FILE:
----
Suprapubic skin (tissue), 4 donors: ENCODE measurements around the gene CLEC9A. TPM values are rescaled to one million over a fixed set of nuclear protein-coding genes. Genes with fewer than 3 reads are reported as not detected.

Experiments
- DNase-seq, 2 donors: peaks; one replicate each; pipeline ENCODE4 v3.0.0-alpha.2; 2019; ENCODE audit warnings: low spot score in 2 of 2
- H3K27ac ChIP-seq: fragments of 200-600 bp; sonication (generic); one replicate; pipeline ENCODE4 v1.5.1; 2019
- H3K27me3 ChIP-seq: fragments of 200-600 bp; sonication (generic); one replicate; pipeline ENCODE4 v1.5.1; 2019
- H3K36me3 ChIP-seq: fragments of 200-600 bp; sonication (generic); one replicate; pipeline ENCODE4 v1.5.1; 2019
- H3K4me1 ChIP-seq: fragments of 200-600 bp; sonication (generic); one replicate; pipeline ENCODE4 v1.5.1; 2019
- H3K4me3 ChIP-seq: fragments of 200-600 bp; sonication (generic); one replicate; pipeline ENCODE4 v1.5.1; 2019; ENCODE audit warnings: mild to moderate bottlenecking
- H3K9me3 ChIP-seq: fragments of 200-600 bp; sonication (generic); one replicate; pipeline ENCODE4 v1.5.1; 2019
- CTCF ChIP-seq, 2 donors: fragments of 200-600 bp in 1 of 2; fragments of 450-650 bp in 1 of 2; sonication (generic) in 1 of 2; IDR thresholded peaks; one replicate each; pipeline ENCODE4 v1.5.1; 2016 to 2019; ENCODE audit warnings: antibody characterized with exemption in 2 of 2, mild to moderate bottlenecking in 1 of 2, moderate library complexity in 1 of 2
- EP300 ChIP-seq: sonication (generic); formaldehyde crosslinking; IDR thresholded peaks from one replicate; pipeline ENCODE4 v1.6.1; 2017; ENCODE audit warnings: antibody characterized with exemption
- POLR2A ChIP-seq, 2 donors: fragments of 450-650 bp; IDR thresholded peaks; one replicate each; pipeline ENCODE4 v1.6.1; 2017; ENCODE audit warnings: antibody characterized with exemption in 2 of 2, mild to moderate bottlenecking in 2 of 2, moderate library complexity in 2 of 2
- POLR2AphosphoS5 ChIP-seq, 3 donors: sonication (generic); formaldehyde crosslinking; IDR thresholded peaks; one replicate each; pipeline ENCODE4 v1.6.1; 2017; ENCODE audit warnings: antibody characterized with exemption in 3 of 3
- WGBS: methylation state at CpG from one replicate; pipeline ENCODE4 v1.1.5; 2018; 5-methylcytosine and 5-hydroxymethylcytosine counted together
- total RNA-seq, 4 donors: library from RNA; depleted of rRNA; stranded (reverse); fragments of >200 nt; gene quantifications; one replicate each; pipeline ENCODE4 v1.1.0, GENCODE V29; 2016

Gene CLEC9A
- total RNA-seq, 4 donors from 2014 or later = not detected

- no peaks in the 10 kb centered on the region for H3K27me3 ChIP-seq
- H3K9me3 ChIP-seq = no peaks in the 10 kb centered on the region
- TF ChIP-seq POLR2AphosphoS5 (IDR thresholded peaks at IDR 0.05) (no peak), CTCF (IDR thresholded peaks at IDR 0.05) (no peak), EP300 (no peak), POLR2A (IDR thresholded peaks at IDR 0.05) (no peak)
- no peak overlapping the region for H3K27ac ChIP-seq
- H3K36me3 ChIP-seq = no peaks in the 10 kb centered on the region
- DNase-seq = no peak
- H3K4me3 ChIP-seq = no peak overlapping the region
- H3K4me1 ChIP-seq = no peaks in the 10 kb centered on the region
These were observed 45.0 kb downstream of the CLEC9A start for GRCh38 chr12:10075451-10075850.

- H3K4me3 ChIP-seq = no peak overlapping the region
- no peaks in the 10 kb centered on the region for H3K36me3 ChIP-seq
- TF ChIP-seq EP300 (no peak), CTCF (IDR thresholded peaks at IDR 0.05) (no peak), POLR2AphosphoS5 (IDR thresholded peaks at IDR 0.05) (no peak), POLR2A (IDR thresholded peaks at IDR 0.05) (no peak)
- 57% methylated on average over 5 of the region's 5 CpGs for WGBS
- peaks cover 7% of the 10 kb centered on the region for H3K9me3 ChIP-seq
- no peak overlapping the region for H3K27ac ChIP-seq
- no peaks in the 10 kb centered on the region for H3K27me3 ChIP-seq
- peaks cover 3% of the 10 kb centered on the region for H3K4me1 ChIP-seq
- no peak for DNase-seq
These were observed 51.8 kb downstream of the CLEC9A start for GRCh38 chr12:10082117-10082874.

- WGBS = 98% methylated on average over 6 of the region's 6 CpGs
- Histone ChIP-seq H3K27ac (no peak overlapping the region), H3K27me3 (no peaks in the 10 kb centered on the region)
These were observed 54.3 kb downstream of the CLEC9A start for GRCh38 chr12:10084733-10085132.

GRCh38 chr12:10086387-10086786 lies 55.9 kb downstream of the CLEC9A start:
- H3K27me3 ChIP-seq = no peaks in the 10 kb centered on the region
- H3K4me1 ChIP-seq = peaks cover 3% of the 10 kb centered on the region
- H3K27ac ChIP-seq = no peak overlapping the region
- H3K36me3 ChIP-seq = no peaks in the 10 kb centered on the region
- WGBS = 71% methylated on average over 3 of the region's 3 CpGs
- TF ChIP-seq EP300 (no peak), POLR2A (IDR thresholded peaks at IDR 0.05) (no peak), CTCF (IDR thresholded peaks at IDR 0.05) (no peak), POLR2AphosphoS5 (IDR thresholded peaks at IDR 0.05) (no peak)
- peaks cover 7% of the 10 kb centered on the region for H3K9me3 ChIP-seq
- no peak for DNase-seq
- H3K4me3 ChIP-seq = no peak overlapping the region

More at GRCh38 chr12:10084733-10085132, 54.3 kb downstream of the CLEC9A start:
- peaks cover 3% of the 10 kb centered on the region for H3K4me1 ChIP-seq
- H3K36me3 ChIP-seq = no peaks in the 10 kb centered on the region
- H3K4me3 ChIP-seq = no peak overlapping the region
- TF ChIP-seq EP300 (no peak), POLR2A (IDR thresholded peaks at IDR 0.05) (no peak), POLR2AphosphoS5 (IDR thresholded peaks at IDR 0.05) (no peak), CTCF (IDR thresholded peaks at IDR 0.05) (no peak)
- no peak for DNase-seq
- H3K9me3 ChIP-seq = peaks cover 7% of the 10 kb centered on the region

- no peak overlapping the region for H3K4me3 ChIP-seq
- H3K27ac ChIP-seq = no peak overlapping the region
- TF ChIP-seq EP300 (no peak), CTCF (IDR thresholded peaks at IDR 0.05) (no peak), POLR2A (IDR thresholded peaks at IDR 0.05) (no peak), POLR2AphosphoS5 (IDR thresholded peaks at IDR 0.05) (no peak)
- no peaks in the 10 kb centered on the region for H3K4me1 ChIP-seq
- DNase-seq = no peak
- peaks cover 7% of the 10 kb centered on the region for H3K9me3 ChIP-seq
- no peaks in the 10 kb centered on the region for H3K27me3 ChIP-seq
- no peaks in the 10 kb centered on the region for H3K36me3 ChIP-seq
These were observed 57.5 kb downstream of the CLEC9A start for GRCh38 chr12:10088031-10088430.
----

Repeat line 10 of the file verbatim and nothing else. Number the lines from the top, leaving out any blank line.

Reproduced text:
- CTCF ChIP-seq, 2 donors: fragments of 200-600 bp in 1 of 2; fragments of 450-650 bp in 1 of 2; sonication (generic) in 1 of 2; IDR thresholded peaks; one replicate each; pipeline ENCODE4 v1.5.1; 2016 to 2019; ENCODE audit warnings: antibody characterized with exemption in 2 of 2, mild to moderate bottlenecking in 1 of 2, moderate library complexity in 1 of 2